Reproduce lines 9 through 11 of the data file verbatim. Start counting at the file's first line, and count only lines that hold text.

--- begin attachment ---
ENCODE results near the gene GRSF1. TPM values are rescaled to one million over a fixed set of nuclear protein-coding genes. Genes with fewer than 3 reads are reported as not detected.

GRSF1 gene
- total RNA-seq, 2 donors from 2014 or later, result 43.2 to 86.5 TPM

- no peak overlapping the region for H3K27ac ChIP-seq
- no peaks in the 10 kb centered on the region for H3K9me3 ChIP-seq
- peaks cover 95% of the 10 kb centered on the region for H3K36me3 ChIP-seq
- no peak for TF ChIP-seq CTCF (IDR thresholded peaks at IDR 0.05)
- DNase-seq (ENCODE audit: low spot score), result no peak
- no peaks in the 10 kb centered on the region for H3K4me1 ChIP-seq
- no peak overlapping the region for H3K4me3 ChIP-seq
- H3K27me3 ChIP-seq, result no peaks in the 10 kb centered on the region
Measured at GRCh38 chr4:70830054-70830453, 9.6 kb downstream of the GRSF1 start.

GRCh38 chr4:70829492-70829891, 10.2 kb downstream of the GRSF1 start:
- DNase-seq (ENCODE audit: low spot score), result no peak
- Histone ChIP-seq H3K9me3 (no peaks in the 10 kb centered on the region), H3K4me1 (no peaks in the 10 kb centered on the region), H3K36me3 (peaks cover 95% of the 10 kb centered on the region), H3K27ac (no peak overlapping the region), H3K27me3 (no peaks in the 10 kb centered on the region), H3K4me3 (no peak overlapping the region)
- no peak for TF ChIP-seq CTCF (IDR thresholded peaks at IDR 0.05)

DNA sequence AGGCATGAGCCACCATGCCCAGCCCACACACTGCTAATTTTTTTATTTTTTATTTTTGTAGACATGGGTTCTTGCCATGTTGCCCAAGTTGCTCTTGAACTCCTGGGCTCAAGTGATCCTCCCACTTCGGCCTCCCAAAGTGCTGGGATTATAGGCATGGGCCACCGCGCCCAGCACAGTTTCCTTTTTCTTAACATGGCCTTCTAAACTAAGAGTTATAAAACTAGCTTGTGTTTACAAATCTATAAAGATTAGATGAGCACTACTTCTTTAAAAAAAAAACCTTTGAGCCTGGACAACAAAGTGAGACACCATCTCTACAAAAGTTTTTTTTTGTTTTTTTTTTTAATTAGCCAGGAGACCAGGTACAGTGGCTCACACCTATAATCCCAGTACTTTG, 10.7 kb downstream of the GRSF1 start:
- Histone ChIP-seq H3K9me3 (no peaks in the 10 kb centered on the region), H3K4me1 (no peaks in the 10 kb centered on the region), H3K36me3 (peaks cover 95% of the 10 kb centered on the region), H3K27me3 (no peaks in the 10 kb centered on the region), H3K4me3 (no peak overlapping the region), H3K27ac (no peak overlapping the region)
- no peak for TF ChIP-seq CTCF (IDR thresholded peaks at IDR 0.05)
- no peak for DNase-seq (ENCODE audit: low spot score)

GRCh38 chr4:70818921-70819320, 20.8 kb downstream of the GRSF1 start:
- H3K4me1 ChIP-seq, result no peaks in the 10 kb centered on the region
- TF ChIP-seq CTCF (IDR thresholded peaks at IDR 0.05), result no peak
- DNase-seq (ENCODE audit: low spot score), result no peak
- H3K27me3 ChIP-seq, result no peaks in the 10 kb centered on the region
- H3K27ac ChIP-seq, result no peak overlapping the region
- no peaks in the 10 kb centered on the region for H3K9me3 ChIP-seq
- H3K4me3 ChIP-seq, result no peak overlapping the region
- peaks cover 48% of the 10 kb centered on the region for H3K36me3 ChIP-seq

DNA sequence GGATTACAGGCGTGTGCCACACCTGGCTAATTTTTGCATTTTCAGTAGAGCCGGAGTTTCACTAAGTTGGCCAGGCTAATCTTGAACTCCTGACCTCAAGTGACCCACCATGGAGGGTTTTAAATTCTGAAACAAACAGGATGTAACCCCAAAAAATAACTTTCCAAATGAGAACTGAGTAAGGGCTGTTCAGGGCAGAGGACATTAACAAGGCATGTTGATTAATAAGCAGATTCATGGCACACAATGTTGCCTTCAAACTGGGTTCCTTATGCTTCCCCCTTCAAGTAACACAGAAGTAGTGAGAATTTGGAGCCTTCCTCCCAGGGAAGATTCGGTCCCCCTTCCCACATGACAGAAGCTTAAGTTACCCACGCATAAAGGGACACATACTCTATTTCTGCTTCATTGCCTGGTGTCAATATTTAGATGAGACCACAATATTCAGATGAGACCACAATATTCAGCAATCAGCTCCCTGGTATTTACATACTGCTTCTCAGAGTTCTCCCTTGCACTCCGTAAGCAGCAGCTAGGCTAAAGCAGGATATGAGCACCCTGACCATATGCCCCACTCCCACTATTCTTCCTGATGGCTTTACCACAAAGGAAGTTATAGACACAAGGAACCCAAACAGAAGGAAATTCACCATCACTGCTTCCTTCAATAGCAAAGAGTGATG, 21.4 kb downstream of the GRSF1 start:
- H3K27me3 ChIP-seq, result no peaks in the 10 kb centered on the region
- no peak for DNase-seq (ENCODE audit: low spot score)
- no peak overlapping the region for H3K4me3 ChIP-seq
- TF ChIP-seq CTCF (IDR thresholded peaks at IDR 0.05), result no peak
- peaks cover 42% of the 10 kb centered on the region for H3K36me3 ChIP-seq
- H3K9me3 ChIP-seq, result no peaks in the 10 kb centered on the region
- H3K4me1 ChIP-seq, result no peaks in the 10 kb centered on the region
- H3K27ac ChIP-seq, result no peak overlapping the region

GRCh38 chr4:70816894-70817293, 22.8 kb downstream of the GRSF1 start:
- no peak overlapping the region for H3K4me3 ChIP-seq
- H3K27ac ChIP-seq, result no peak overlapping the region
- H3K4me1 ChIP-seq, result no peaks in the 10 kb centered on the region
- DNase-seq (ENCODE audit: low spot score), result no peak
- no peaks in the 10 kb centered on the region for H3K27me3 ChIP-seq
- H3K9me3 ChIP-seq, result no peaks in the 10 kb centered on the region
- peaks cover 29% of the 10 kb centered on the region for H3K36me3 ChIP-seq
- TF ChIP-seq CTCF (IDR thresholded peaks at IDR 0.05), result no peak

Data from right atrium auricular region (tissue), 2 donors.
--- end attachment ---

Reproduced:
- no peaks in the 10 kb centered on the region for H3K4me1 ChIP-seq
- no peak overlapping the region for H3K4me3 ChIP-seq
- H3K27me3 ChIP-seq, result no peaks in the 10 kb centered on the region